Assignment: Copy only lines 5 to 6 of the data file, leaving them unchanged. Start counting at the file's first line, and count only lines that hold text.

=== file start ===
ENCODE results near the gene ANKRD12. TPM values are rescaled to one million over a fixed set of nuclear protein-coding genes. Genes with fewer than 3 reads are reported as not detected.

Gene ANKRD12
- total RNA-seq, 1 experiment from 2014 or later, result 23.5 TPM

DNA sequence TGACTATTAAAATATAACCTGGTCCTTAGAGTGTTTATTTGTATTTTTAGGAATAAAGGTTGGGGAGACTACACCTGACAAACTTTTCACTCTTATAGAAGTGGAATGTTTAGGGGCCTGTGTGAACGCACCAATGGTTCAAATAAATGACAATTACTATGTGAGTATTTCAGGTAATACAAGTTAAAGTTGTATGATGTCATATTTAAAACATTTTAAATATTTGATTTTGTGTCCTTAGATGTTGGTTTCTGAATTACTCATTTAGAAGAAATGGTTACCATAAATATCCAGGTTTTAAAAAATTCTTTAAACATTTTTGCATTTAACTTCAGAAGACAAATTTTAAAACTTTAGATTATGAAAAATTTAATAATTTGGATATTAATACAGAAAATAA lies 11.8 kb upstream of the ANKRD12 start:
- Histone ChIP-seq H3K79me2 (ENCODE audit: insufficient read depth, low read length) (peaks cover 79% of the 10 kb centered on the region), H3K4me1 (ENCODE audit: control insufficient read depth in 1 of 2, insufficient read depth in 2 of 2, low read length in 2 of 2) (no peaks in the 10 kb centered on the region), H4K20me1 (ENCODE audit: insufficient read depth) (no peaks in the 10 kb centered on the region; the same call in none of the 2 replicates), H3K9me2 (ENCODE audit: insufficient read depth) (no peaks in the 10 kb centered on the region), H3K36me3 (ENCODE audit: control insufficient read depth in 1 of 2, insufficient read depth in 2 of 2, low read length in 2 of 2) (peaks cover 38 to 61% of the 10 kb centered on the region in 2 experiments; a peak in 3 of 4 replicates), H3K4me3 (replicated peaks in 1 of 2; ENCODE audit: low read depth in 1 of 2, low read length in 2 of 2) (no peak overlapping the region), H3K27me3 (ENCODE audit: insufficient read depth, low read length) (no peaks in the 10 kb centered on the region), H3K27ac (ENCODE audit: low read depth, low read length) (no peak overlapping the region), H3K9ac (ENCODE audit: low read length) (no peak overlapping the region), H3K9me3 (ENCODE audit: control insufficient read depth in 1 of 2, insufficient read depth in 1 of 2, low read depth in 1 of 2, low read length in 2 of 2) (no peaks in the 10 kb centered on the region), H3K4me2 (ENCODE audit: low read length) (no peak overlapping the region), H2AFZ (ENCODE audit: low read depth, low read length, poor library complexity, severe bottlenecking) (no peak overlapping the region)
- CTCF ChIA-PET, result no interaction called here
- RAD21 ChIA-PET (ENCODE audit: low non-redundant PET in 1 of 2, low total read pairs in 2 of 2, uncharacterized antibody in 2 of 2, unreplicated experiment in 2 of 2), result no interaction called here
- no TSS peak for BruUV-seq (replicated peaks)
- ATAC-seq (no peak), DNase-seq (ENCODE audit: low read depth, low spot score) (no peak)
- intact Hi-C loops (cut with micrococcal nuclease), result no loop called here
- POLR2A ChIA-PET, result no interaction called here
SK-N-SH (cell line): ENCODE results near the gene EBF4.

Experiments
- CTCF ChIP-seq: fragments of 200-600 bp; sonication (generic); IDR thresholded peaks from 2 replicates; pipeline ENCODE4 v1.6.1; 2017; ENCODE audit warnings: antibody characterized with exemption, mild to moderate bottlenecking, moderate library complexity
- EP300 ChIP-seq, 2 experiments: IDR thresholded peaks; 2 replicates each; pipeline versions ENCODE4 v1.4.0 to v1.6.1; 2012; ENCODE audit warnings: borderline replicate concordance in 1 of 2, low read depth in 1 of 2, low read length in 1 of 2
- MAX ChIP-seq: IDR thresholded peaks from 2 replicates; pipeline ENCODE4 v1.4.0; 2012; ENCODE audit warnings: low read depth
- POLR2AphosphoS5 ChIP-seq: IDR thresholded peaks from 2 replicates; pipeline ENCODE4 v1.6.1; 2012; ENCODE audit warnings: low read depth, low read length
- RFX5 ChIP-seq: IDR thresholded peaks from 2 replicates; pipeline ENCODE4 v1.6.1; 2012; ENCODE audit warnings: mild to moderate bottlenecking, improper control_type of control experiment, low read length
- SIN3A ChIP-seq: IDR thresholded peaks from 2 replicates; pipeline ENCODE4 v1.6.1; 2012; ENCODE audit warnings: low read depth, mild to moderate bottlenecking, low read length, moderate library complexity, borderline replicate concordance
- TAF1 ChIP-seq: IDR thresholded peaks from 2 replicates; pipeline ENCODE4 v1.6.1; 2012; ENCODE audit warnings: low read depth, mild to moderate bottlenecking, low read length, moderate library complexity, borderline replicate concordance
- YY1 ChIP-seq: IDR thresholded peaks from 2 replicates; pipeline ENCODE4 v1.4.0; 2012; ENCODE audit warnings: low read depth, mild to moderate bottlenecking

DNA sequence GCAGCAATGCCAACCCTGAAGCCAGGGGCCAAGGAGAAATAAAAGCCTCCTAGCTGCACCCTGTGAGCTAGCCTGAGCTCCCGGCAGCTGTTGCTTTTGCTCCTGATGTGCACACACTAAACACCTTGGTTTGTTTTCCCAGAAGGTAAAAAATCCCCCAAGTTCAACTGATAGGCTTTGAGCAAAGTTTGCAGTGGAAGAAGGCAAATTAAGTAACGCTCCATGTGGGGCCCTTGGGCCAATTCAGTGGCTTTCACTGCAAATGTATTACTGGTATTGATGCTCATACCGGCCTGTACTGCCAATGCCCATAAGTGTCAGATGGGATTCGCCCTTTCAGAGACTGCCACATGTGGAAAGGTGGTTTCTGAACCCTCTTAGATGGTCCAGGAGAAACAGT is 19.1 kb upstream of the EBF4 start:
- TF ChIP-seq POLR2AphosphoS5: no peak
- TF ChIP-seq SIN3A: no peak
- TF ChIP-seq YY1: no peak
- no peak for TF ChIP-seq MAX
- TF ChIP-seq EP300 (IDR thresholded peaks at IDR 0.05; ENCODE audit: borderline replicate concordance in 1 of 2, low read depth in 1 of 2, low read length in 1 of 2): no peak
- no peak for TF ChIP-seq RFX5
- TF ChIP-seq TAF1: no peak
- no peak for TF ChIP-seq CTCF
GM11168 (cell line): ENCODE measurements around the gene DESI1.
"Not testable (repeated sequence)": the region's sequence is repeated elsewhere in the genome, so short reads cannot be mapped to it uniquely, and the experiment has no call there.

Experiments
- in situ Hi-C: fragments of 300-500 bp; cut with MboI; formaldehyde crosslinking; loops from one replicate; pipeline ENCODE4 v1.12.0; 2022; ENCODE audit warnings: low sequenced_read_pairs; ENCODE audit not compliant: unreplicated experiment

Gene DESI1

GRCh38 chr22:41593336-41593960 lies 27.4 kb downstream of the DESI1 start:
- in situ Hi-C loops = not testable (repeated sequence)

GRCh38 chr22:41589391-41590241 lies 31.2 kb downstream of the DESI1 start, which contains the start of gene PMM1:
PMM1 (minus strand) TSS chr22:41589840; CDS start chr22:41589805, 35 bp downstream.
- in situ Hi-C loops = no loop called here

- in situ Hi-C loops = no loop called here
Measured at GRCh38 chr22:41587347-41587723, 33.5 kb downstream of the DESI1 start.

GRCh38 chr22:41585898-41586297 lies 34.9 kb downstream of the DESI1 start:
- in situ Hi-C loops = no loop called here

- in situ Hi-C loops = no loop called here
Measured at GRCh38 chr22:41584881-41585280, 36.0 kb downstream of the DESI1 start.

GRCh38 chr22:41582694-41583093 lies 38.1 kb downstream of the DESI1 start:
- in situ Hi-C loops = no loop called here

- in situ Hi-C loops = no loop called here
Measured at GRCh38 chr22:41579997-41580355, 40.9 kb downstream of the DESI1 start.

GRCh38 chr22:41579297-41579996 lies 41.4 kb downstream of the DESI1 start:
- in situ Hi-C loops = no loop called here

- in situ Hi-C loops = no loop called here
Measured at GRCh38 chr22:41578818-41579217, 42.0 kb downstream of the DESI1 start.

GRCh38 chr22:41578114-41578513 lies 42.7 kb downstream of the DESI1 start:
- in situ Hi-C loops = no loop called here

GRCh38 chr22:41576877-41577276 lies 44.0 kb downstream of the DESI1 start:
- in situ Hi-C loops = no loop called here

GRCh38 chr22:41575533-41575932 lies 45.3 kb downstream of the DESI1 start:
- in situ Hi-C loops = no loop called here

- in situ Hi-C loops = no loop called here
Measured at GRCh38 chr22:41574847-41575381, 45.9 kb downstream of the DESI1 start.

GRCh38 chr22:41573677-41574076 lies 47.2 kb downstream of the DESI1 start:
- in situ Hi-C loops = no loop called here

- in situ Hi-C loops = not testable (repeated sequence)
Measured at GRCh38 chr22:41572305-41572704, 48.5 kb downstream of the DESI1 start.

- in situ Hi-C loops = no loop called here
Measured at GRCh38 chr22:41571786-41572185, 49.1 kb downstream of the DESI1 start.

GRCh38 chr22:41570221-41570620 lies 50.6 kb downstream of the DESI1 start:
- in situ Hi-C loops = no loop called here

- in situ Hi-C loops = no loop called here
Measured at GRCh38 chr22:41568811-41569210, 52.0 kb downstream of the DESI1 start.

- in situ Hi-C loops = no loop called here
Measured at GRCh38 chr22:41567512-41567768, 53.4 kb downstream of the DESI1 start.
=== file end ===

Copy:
- Histone ChIP-seq H3K79me2 (ENCODE audit: insufficient read depth, low read length) (peaks cover 79% of the 10 kb centered on the region), H3K4me1 (ENCODE audit: control insufficient read depth in 1 of 2, insufficient read depth in 2 of 2, low read length in 2 of 2) (no peaks in the 10 kb centered on the region), H4K20me1 (ENCODE audit: insufficient read depth) (no peaks in the 10 kb centered on the region; the same call in none of the 2 replicates), H3K9me2 (ENCODE audit: insufficient read depth) (no peaks in the 10 kb centered on the region), H3K36me3 (ENCODE audit: control insufficient read depth in 1 of 2, insufficient read depth in 2 of 2, low read length in 2 of 2) (peaks cover 38 to 61% of the 10 kb centered on the region in 2 experiments; a peak in 3 of 4 replicates), H3K4me3 (replicated peaks in 1 of 2; ENCODE audit: low read depth in 1 of 2, low read length in 2 of 2) (no peak overlapping the region), H3K27me3 (ENCODE audit: insufficient read depth, low read length) (no peaks in the 10 kb centered on the region), H3K27ac (ENCODE audit: low read depth, low read length) (no peak overlapping the region), H3K9ac (ENCODE audit: low read length) (no peak overlapping the region), H3K9me3 (ENCODE audit: control insufficient read depth in 1 of 2, insufficient read depth in 1 of 2, low read depth in 1 of 2, low read length in 2 of 2) (no peaks in the 10 kb centered on the region), H3K4me2 (ENCODE audit: low read length) (no peak overlapping the region), H2AFZ (ENCODE audit: low read depth, low read length, poor library complexity, severe bottlenecking) (no peak overlapping the region)
- CTCF ChIA-PET, result no interaction called here